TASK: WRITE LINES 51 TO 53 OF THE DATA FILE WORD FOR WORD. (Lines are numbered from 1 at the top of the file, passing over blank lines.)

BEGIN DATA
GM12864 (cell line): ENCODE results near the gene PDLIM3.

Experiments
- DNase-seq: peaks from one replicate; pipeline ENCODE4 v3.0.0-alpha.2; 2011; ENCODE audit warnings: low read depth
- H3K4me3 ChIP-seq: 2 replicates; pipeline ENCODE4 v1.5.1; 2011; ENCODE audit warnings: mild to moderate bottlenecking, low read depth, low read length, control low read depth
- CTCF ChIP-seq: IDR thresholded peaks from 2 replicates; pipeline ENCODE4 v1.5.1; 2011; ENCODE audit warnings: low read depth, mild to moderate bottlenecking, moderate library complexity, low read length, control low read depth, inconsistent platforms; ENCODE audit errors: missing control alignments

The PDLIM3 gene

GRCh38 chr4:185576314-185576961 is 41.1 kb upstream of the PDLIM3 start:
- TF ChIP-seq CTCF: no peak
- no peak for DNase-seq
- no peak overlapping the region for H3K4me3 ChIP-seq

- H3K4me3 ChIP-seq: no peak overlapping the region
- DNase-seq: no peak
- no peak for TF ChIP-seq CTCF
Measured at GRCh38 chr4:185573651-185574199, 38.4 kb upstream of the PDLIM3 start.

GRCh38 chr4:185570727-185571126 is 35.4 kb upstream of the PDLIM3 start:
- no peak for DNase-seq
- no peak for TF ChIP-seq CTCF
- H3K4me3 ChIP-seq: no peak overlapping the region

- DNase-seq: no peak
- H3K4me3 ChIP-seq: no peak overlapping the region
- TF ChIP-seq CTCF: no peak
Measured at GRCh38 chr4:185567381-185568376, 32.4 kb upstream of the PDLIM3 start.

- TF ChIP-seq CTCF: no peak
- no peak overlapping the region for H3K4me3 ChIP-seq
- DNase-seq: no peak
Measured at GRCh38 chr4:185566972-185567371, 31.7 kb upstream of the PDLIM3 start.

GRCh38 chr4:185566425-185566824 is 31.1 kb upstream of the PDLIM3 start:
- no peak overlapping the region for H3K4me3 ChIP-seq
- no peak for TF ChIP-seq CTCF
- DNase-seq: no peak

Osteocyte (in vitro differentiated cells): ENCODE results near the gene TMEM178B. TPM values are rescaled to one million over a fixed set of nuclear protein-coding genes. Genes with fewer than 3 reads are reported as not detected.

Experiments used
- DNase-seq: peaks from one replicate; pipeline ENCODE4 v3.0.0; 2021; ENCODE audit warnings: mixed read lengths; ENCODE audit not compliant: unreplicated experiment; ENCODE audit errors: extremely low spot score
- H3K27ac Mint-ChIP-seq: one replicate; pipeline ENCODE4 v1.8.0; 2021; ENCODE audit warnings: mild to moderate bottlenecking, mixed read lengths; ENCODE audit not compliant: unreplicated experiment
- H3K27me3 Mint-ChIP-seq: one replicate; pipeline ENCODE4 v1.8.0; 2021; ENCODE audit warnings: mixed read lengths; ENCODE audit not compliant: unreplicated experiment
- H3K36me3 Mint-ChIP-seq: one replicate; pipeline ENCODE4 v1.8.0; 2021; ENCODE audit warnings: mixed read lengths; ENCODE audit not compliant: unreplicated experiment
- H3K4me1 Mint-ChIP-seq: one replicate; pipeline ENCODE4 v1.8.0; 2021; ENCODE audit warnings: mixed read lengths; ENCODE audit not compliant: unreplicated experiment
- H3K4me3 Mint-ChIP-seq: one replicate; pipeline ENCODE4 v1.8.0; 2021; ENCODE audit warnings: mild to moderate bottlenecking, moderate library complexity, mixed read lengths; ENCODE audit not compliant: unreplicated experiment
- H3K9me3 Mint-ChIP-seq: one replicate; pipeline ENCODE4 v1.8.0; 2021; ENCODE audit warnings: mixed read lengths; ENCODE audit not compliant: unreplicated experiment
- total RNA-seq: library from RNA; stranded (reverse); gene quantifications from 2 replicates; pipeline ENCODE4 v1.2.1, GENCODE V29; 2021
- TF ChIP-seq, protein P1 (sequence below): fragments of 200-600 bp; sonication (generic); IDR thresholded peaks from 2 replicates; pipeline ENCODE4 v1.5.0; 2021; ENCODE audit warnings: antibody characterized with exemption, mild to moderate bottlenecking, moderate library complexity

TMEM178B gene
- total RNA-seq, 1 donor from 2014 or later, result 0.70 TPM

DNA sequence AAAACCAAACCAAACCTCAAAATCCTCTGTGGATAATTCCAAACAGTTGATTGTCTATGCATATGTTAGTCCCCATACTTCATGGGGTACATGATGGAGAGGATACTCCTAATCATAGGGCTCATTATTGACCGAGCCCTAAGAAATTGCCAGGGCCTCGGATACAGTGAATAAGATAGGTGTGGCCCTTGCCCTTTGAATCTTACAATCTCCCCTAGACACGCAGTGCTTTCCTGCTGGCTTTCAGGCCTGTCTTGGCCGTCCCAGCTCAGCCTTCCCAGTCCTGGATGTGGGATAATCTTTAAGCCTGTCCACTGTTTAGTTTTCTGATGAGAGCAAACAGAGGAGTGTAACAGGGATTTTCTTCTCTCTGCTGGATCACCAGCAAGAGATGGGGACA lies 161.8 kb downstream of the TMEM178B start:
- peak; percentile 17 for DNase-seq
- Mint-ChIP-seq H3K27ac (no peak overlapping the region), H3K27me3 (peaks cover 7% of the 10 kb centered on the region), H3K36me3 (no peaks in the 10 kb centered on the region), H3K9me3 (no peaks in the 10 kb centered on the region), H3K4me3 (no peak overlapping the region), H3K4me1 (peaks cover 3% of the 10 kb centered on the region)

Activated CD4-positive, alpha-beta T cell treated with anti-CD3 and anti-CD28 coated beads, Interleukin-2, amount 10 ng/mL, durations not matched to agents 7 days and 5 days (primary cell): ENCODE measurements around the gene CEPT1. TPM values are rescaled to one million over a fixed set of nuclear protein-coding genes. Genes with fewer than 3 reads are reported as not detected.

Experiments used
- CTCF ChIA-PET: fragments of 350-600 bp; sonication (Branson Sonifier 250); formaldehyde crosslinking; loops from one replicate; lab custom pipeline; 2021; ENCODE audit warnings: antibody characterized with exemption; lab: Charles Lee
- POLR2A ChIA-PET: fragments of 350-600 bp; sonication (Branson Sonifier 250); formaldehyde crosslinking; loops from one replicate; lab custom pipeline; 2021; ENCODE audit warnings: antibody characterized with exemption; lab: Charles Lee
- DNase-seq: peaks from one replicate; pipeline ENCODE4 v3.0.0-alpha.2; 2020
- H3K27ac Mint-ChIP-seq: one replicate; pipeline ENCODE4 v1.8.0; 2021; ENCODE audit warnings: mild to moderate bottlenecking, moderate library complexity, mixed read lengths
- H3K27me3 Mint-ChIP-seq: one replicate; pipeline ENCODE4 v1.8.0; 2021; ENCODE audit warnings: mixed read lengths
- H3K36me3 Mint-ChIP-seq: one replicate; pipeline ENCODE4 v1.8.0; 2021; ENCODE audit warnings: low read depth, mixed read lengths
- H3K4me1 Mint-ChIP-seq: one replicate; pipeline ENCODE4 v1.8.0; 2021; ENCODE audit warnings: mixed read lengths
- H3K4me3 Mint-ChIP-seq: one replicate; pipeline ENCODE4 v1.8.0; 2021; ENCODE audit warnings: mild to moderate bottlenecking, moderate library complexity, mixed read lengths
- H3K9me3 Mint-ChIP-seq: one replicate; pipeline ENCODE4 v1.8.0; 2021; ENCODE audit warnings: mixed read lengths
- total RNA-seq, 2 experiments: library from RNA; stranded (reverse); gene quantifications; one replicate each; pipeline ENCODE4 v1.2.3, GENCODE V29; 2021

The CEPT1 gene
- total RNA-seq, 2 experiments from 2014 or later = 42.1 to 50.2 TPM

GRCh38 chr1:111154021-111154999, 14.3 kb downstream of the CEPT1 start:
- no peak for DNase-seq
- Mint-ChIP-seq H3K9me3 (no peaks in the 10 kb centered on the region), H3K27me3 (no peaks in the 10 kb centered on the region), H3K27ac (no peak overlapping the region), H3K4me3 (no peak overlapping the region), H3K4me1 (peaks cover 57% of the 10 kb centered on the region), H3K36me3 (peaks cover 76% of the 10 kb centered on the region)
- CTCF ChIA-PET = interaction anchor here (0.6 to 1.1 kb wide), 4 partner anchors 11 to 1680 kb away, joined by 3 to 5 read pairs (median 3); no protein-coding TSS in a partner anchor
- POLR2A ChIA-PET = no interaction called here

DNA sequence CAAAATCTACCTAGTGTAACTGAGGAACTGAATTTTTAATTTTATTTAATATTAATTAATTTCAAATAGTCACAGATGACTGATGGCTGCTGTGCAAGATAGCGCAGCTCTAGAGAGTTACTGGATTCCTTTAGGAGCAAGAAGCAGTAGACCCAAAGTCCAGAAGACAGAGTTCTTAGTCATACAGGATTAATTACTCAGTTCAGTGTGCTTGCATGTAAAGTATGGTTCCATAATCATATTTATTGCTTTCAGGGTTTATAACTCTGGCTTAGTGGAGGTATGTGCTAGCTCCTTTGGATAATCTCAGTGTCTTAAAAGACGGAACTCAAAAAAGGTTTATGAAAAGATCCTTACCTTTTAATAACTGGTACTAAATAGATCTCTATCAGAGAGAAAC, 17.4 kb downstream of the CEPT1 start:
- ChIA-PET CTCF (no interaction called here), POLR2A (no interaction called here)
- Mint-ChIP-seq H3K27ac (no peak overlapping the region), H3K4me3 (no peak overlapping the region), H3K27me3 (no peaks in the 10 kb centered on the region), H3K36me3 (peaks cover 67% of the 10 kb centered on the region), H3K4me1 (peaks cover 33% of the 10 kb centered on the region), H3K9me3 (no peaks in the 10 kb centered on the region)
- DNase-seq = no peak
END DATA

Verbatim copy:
- DNase-seq: peaks from one replicate; pipeline ENCODE4 v3.0.0-alpha.2; 2020
- H3K27ac Mint-ChIP-seq: one replicate; pipeline ENCODE4 v1.8.0; 2021; ENCODE audit warnings: mild to moderate bottlenecking, moderate library complexity, mixed read lengths
- H3K27me3 Mint-ChIP-seq: one replicate; pipeline ENCODE4 v1.8.0; 2021; ENCODE audit warnings: mixed read lengths